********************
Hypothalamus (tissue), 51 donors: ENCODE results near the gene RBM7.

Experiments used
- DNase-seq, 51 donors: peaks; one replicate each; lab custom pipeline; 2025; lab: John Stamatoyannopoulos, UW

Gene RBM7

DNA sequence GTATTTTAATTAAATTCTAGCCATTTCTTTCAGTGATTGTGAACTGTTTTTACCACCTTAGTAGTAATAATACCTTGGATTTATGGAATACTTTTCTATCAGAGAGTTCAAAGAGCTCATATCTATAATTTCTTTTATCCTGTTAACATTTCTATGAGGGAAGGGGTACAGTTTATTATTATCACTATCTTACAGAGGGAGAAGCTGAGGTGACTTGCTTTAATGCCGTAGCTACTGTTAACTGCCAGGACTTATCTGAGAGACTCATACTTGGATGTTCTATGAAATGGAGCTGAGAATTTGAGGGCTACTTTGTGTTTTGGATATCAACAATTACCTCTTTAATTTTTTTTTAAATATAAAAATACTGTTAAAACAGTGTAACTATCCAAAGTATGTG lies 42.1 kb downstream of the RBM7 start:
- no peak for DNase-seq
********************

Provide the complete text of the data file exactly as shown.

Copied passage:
Hypothalamus (tissue), 51 donors: ENCODE results near the gene RBM7.

Experiments used
- DNase-seq, 51 donors: peaks; one replicate each; lab custom pipeline; 2025; lab: John Stamatoyannopoulos, UW

Gene RBM7

DNA sequence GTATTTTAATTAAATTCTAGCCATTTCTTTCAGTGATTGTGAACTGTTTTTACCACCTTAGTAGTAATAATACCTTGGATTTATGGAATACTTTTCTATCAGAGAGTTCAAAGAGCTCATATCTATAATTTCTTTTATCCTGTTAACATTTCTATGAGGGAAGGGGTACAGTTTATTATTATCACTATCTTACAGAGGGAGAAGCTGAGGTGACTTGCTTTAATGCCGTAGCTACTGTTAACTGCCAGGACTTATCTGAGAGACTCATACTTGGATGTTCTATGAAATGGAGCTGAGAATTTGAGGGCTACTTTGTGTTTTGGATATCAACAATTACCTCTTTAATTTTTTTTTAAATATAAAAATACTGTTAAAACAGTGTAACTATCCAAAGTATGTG lies 42.1 kb downstream of the RBM7 start:
- no peak for DNase-seq